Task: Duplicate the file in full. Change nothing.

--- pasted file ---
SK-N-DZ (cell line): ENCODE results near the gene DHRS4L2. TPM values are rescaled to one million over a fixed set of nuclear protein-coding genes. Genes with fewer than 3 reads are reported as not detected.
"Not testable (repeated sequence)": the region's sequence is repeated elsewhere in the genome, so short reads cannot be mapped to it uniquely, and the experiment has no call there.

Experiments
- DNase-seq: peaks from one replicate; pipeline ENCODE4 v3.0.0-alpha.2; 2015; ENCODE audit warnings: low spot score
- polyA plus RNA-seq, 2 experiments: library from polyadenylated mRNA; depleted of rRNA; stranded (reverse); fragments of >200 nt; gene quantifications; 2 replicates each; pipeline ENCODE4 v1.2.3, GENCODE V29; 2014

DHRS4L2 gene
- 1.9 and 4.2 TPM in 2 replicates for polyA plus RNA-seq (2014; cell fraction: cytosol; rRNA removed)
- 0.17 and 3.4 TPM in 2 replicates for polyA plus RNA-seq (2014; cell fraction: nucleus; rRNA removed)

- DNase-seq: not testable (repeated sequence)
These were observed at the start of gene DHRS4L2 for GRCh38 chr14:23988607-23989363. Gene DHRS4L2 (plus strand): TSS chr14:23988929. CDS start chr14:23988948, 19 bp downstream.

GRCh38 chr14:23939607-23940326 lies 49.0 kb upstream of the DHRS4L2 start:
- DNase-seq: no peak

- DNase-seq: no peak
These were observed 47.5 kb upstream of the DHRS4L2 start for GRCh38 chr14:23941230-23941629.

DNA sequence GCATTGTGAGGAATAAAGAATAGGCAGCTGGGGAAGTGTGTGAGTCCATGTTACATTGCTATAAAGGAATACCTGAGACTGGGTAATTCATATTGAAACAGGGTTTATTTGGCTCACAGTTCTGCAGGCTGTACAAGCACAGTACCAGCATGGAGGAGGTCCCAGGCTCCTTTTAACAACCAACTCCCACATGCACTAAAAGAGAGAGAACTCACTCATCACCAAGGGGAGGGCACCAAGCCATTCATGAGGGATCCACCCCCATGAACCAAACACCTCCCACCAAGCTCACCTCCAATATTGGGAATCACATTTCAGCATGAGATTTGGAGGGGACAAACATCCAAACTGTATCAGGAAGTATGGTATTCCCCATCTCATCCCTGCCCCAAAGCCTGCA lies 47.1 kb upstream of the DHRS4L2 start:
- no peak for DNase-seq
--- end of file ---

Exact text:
SK-N-DZ (cell line): ENCODE results near the gene DHRS4L2. TPM values are rescaled to one million over a fixed set of nuclear protein-coding genes. Genes with fewer than 3 reads are reported as not detected.
"Not testable (repeated sequence)": the region's sequence is repeated elsewhere in the genome, so short reads cannot be mapped to it uniquely, and the experiment has no call there.

Experiments
- DNase-seq: peaks from one replicate; pipeline ENCODE4 v3.0.0-alpha.2; 2015; ENCODE audit warnings: low spot score
- polyA plus RNA-seq, 2 experiments: library from polyadenylated mRNA; depleted of rRNA; stranded (reverse); fragments of >200 nt; gene quantifications; 2 replicates each; pipeline ENCODE4 v1.2.3, GENCODE V29; 2014

DHRS4L2 gene
- 1.9 and 4.2 TPM in 2 replicates for polyA plus RNA-seq (2014; cell fraction: cytosol; rRNA removed)
- 0.17 and 3.4 TPM in 2 replicates for polyA plus RNA-seq (2014; cell fraction: nucleus; rRNA removed)

- DNase-seq: not testable (repeated sequence)
These were observed at the start of gene DHRS4L2 for GRCh38 chr14:23988607-23989363. Gene DHRS4L2 (plus strand): TSS chr14:23988929. CDS start chr14:23988948, 19 bp downstream.

GRCh38 chr14:23939607-23940326 lies 49.0 kb upstream of the DHRS4L2 start:
- DNase-seq: no peak

- DNase-seq: no peak
These were observed 47.5 kb upstream of the DHRS4L2 start for GRCh38 chr14:23941230-23941629.

DNA sequence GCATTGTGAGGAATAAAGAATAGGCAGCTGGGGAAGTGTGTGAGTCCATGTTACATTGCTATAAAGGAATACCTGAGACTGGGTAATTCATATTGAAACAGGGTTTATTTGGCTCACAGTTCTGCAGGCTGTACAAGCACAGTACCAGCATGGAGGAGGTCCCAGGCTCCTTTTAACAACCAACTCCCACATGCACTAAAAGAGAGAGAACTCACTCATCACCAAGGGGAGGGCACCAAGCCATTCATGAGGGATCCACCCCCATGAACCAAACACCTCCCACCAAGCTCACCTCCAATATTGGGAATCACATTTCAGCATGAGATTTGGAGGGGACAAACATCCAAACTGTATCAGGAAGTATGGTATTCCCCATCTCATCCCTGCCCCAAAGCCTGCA lies 47.1 kb upstream of the DHRS4L2 start:
- no peak for DNase-seq